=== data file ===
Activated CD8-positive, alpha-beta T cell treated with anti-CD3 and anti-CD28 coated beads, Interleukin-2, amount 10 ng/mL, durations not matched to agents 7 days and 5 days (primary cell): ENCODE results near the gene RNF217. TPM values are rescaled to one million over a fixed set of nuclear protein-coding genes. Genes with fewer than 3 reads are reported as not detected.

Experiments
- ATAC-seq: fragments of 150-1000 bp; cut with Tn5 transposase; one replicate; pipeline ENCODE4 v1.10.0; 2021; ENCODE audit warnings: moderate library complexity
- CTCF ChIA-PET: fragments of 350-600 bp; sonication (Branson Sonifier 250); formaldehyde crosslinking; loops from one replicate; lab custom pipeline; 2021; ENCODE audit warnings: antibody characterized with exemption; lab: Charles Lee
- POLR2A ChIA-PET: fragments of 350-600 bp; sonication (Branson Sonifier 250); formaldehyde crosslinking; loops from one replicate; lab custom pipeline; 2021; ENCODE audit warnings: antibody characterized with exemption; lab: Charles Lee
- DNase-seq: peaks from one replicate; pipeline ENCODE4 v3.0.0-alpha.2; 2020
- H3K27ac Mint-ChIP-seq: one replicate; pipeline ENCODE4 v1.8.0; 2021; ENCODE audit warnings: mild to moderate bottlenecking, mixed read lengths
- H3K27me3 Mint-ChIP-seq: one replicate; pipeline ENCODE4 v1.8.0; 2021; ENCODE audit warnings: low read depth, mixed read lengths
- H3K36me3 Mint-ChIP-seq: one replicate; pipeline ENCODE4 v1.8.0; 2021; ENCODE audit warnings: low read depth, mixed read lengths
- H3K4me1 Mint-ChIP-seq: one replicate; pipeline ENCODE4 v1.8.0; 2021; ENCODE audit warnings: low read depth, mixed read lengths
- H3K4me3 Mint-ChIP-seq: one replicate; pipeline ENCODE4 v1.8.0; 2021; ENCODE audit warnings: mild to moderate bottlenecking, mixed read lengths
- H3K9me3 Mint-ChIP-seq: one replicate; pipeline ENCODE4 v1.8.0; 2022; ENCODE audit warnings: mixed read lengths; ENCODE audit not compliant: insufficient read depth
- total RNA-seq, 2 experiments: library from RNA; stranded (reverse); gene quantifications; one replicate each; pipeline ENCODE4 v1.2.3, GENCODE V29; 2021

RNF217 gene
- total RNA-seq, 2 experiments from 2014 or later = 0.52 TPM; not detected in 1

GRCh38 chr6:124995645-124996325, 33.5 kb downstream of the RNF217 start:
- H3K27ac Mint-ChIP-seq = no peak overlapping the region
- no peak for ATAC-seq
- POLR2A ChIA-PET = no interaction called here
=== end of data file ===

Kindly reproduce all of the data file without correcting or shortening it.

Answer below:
Activated CD8-positive, alpha-beta T cell treated with anti-CD3 and anti-CD28 coated beads, Interleukin-2, amount 10 ng/mL, durations not matched to agents 7 days and 5 days (primary cell): ENCODE results near the gene RNF217. TPM values are rescaled to one million over a fixed set of nuclear protein-coding genes. Genes with fewer than 3 reads are reported as not detected.

Experiments
- ATAC-seq: fragments of 150-1000 bp; cut with Tn5 transposase; one replicate; pipeline ENCODE4 v1.10.0; 2021; ENCODE audit warnings: moderate library complexity
- CTCF ChIA-PET: fragments of 350-600 bp; sonication (Branson Sonifier 250); formaldehyde crosslinking; loops from one replicate; lab custom pipeline; 2021; ENCODE audit warnings: antibody characterized with exemption; lab: Charles Lee
- POLR2A ChIA-PET: fragments of 350-600 bp; sonication (Branson Sonifier 250); formaldehyde crosslinking; loops from one replicate; lab custom pipeline; 2021; ENCODE audit warnings: antibody characterized with exemption; lab: Charles Lee
- DNase-seq: peaks from one replicate; pipeline ENCODE4 v3.0.0-alpha.2; 2020
- H3K27ac Mint-ChIP-seq: one replicate; pipeline ENCODE4 v1.8.0; 2021; ENCODE audit warnings: mild to moderate bottlenecking, mixed read lengths
- H3K27me3 Mint-ChIP-seq: one replicate; pipeline ENCODE4 v1.8.0; 2021; ENCODE audit warnings: low read depth, mixed read lengths
- H3K36me3 Mint-ChIP-seq: one replicate; pipeline ENCODE4 v1.8.0; 2021; ENCODE audit warnings: low read depth, mixed read lengths
- H3K4me1 Mint-ChIP-seq: one replicate; pipeline ENCODE4 v1.8.0; 2021; ENCODE audit warnings: low read depth, mixed read lengths
- H3K4me3 Mint-ChIP-seq: one replicate; pipeline ENCODE4 v1.8.0; 2021; ENCODE audit warnings: mild to moderate bottlenecking, mixed read lengths
- H3K9me3 Mint-ChIP-seq: one replicate; pipeline ENCODE4 v1.8.0; 2022; ENCODE audit warnings: mixed read lengths; ENCODE audit not compliant: insufficient read depth
- total RNA-seq, 2 experiments: library from RNA; stranded (reverse); gene quantifications; one replicate each; pipeline ENCODE4 v1.2.3, GENCODE V29; 2021

RNF217 gene
- total RNA-seq, 2 experiments from 2014 or later = 0.52 TPM; not detected in 1

GRCh38 chr6:124995645-124996325, 33.5 kb downstream of the RNF217 start:
- H3K27ac Mint-ChIP-seq = no peak overlapping the region
- no peak for ATAC-seq
- POLR2A ChIA-PET = no interaction called here